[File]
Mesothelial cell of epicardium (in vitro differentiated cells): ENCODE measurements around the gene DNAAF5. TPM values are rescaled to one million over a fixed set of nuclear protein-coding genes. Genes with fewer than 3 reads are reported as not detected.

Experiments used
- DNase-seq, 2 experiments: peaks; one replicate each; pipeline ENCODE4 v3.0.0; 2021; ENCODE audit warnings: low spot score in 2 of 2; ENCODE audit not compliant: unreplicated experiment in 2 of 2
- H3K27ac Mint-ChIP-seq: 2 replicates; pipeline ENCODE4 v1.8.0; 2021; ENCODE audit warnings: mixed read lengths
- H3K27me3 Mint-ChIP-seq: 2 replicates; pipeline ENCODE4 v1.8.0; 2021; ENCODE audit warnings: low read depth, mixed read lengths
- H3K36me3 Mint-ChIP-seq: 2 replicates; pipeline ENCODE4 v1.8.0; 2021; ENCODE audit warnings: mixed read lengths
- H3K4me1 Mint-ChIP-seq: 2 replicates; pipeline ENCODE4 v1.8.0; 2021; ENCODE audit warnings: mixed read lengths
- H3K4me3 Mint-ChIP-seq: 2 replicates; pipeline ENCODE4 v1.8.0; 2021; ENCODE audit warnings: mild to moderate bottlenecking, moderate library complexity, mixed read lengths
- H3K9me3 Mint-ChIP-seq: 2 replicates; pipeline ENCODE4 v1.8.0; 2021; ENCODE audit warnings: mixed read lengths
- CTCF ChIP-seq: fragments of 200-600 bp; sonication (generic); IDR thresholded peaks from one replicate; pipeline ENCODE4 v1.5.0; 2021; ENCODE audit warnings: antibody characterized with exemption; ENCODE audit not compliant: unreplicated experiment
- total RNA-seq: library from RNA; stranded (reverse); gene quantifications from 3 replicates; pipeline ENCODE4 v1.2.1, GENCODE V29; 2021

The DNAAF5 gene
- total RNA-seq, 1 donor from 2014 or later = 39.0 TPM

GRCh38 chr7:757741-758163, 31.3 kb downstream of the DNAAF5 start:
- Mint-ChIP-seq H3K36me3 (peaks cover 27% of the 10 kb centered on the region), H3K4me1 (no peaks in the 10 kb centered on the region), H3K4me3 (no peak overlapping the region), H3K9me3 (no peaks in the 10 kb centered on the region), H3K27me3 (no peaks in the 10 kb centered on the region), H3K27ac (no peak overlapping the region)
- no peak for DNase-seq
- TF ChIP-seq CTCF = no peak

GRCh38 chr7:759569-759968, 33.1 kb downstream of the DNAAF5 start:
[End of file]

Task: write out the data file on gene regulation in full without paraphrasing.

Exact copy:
Mesothelial cell of epicardium (in vitro differentiated cells): ENCODE measurements around the gene DNAAF5. TPM values are rescaled to one million over a fixed set of nuclear protein-coding genes. Genes with fewer than 3 reads are reported as not detected.

Experiments used
- DNase-seq, 2 experiments: peaks; one replicate each; pipeline ENCODE4 v3.0.0; 2021; ENCODE audit warnings: low spot score in 2 of 2; ENCODE audit not compliant: unreplicated experiment in 2 of 2
- H3K27ac Mint-ChIP-seq: 2 replicates; pipeline ENCODE4 v1.8.0; 2021; ENCODE audit warnings: mixed read lengths
- H3K27me3 Mint-ChIP-seq: 2 replicates; pipeline ENCODE4 v1.8.0; 2021; ENCODE audit warnings: low read depth, mixed read lengths
- H3K36me3 Mint-ChIP-seq: 2 replicates; pipeline ENCODE4 v1.8.0; 2021; ENCODE audit warnings: mixed read lengths
- H3K4me1 Mint-ChIP-seq: 2 replicates; pipeline ENCODE4 v1.8.0; 2021; ENCODE audit warnings: mixed read lengths
- H3K4me3 Mint-ChIP-seq: 2 replicates; pipeline ENCODE4 v1.8.0; 2021; ENCODE audit warnings: mild to moderate bottlenecking, moderate library complexity, mixed read lengths
- H3K9me3 Mint-ChIP-seq: 2 replicates; pipeline ENCODE4 v1.8.0; 2021; ENCODE audit warnings: mixed read lengths
- CTCF ChIP-seq: fragments of 200-600 bp; sonication (generic); IDR thresholded peaks from one replicate; pipeline ENCODE4 v1.5.0; 2021; ENCODE audit warnings: antibody characterized with exemption; ENCODE audit not compliant: unreplicated experiment
- total RNA-seq: library from RNA; stranded (reverse); gene quantifications from 3 replicates; pipeline ENCODE4 v1.2.1, GENCODE V29; 2021

The DNAAF5 gene
- total RNA-seq, 1 donor from 2014 or later = 39.0 TPM

GRCh38 chr7:757741-758163, 31.3 kb downstream of the DNAAF5 start:
- Mint-ChIP-seq H3K36me3 (peaks cover 27% of the 10 kb centered on the region), H3K4me1 (no peaks in the 10 kb centered on the region), H3K4me3 (no peak overlapping the region), H3K9me3 (no peaks in the 10 kb centered on the region), H3K27me3 (no peaks in the 10 kb centered on the region), H3K27ac (no peak overlapping the region)
- no peak for DNase-seq
- TF ChIP-seq CTCF = no peak

GRCh38 chr7:759569-759968, 33.1 kb downstream of the DNAAF5 start: